This smaller Comoy’s Sandblast Army Billiard arrived at the workshop recently as part of a larger lot of estate pipes sent in by an Ontario pipe shop for repairs and restoration. As this first series of pics shows, the stummel was in quite good condition, needing only a good cleaning and buffing to prepare it for its next pipe steward. The stem, on the other hand, sported a rather large dent on the underside of the bite zone and a smaller linear mark on the upper stem surface, created by the previous custodian habitually clenched the pipe between a lower canine tooth and an upper incisor. The round dent on the bottom was quite deep, very nearly punching through to the stem’s airway.
The pipe is stamped “Comoy’s” (straight line, sans serif, with “C” larger than other letters) over “Sandblast” followed by a shape number, “24” and a linear “Made in London” over “England” COM stamp. The silver shank cap is marked “HC” in a cartouche (for Henri Comoy, founder of the firm) over “Sterling” over “London”.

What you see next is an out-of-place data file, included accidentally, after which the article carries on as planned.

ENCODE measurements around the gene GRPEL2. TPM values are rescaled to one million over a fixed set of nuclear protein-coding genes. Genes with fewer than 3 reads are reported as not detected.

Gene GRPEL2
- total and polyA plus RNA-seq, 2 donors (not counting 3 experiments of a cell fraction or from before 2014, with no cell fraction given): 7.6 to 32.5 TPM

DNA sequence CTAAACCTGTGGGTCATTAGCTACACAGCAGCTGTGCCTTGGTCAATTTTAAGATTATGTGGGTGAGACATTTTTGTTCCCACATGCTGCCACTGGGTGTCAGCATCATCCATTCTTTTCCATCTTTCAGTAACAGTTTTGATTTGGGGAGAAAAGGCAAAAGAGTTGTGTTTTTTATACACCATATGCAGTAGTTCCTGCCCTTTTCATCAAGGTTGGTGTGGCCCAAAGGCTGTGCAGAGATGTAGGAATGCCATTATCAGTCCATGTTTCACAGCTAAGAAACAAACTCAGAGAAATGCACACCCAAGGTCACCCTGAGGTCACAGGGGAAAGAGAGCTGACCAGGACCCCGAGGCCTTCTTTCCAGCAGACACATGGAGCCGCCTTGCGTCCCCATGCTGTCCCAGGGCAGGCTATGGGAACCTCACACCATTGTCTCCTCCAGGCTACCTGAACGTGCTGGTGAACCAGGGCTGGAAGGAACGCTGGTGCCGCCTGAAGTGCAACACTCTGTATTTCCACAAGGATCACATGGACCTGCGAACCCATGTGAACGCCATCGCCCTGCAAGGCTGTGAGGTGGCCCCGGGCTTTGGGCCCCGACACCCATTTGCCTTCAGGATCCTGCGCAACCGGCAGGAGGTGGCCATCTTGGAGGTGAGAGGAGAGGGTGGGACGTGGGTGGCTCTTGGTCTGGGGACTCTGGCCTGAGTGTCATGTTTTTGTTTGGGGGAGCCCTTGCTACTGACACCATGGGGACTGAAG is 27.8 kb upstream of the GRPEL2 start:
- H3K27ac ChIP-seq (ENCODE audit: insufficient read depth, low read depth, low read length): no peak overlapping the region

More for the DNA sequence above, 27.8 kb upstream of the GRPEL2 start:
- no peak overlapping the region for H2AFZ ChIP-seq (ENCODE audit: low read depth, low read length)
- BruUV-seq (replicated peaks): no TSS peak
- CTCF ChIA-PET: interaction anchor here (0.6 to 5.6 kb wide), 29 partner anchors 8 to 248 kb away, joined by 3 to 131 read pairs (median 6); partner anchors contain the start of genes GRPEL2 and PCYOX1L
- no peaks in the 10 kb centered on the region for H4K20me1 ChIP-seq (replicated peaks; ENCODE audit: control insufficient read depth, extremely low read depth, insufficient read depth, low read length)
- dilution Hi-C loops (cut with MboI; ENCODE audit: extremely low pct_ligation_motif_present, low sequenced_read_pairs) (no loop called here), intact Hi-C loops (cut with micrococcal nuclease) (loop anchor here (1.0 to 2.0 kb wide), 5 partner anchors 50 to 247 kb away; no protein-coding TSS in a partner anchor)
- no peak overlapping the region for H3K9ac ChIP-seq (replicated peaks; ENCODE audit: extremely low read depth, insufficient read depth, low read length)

Given the information available on Pipedia.org, this pipe was certainly made between about 1950 and 1980 when Comoy’s was taken over by Cadogan. My sense is that it belongs to the earlier decade of this period – loosely the 1950s to perhaps the mid 1960s – however, the lack of silver hallmarks (common on English pipes made for export to North America) makes setting an exact date impossible. The Comoy’s Shape Chart identifies Shape 24 as a Small Straight Army Mount Billiard.